Architecture studio Eldridge London has designed House in Coombe Park, a modern residence in South West London that features dramatic curved walls and metallic details. The house is located in a secluded enclave of inter-war suburban bungalows, and takes a markedly contrasting approach to the redevelopment of the site from the pastiche neoclassical neighbors being built nearby.
The client runs a business which creates temporary structures and spaces for sporting events, and has long had an interest in modernism and contemporary design. The opportunity to build his own house offered the potential to ally his enthusiasm for contemporary architecture with a structure of greater permanence and resonance.
The project embraces the practice’s approach to finding design inspiration in the specifics of a context to deliver a unique and memorable building rather than seeing contextual design as something which involves replication or imitation. Inspired by the sloping hillside and mature oak tree, the House in Coombe Park is a distinctive composition accessed through an open street-level allowing the landscape to envelop the building, and maintaining views through to the garden.
The lower garden level which houses the main living spaces is accessed via a suspended staircase in oak and brass which descends from the street level through a glazed double-height entrance rotunda. A secondary stair spirals up within the central concrete core to allow occupants to move between the levels in privacy.
Sweeping south-facing glazed elevation frames the garden and the existing oak tree with open plan living accommodation distributed along its length. This curve is then repeated in a 120-degree rotational symmetry to create a ‘trefoil’ form in plan. The structure of the building is exposed internally as fair-faced concrete, with a two-storey cylindrical stair core supporting the 1st-floor bedroom level. Finely crafted joinery and furniture are allied to high-quality materials to offer a refined, tactile interior.
Large curved roof lights in the street level landscape allow generous daylighting into a gym and guest bedroom at the rear of the house, whilst service spaces are arranged radially across the rear retaining wall. The master suite occupies the entire first floor, hovering amongst the tree canopies with a full-height glazed facade providing views over the gardens below.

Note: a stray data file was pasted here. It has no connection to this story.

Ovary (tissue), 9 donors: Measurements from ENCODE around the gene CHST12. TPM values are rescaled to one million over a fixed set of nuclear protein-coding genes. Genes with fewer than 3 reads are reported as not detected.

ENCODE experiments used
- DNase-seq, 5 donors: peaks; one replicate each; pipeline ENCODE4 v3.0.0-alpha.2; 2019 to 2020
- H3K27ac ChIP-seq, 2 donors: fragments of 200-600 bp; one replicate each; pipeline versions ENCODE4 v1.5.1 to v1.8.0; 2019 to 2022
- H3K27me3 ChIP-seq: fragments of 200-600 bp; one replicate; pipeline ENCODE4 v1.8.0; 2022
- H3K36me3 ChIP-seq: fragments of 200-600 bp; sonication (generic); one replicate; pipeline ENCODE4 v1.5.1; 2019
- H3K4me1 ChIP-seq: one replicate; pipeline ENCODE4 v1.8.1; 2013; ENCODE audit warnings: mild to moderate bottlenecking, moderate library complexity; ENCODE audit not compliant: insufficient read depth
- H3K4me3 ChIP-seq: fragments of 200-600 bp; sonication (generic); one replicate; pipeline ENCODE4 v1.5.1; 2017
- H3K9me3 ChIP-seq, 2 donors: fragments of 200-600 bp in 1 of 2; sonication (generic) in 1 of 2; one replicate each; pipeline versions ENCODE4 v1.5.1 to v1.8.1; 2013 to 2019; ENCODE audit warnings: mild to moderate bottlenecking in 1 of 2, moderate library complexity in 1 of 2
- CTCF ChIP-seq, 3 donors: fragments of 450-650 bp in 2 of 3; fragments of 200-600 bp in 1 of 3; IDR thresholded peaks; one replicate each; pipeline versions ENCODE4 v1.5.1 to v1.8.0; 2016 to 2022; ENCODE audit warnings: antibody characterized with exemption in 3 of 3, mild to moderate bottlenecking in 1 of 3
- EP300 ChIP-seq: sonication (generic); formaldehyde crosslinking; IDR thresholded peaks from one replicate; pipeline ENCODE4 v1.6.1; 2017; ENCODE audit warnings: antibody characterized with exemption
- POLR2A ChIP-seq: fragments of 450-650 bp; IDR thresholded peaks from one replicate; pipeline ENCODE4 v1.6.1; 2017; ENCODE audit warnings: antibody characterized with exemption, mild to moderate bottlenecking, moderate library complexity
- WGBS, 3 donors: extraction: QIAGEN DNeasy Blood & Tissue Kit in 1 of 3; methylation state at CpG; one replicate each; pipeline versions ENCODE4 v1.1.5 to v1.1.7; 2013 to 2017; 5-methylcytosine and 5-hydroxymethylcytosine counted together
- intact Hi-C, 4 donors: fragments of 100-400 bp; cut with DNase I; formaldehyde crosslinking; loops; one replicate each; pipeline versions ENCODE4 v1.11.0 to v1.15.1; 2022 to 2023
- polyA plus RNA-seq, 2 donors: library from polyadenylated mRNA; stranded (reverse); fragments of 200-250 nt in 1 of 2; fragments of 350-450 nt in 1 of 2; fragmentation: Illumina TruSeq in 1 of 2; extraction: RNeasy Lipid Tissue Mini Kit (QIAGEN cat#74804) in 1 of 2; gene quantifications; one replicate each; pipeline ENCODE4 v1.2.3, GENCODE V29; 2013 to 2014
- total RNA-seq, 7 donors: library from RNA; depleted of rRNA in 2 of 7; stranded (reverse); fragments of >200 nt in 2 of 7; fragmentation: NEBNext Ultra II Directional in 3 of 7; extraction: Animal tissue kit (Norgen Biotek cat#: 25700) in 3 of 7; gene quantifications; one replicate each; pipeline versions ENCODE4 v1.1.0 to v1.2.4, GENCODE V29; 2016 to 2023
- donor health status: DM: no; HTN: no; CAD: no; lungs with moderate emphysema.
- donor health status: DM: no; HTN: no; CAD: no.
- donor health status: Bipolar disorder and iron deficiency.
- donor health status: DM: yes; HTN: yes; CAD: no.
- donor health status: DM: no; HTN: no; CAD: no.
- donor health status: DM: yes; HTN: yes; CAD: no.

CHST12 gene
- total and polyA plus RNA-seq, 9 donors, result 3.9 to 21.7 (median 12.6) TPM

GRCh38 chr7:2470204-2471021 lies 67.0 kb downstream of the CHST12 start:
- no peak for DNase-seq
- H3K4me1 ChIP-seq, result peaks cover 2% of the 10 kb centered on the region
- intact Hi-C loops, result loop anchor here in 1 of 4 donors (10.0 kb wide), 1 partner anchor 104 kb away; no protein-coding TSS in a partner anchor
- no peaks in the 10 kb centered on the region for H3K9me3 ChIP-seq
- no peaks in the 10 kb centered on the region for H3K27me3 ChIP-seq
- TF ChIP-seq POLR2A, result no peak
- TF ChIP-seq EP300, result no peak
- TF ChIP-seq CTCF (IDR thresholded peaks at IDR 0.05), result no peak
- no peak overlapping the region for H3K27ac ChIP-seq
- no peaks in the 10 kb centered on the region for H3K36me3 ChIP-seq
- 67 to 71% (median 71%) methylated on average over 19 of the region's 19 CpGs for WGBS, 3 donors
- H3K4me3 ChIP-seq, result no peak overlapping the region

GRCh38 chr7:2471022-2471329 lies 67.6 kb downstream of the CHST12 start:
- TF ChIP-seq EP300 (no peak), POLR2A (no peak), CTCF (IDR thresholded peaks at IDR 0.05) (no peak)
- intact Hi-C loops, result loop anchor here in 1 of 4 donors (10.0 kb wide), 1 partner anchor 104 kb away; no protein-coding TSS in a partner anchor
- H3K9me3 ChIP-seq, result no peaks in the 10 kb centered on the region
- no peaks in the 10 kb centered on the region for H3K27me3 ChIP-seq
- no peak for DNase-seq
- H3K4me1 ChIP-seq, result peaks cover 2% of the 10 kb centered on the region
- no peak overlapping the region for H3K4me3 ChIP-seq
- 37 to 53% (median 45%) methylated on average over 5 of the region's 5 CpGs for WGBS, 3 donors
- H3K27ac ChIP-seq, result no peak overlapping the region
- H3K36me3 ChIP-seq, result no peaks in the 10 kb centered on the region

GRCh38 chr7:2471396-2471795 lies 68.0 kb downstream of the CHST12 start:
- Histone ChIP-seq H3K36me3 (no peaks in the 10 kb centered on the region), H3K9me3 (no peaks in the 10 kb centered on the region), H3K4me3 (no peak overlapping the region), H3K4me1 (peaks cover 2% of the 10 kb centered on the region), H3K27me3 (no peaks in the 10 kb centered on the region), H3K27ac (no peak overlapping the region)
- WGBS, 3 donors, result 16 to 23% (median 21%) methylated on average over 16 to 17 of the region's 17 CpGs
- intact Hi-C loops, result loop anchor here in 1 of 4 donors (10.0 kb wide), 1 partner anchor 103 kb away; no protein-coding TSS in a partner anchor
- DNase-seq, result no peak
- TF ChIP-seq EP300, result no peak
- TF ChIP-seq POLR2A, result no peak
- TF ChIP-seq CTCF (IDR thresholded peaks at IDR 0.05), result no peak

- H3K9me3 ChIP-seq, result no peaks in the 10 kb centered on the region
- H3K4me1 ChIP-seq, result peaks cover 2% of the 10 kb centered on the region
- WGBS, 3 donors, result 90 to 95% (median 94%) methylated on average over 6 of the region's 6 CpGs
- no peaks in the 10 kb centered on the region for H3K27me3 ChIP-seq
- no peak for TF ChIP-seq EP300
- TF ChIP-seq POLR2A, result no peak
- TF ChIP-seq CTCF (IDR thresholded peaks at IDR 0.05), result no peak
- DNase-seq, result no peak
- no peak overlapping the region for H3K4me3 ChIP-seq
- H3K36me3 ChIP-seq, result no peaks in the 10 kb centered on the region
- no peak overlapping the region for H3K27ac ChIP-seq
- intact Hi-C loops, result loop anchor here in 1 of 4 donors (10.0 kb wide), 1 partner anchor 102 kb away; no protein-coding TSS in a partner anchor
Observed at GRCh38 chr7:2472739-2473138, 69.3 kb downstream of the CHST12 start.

Natural materials predominate throughout, with oak flooring, stairs and furniture providing a warm complement to the finely finished exposed concrete, and providing a material link to the focal oak tree. Polished brass and stainless steel elements, internal white marble, and external grey limestone paving add a further level of refinement.
The rigorous planning of the house has been carried through into the detailed design, with the ‘trefoil’ shape of the building repeating through the scheme at different scales as a subtle architectural motif: from the shaped vertical aluminum cladding members on the first floor facades, to pull handles on doors.
The external landscaping scheme has also been designed by Eldridge London following the same geometries as the house to ensure a holistic composition with the existing oak tree again becoming the focal element. Hornbeam trees to the side and front boundaries screen the site from the street, whilst the garden lawn continues across the street level entrance roof. A stainless steel path set into the lawn merges into the street level roof edge coping which together define the outline of the trefoil plan form of the spaces below. A series of vertical cantilever balusters project from these curving alignments forming a shifting moiré- fringe effect as one approaches the building.
A cantilevered external stone stair on one side of the building provides external access between the two garden levels, whilst a copse of silver birch trees adds texture and boundary screening to the other side. The landscaping also includes a natural swimming pond, utilizing marginal aquatic planting to provide natural filtration and cleansing of the water.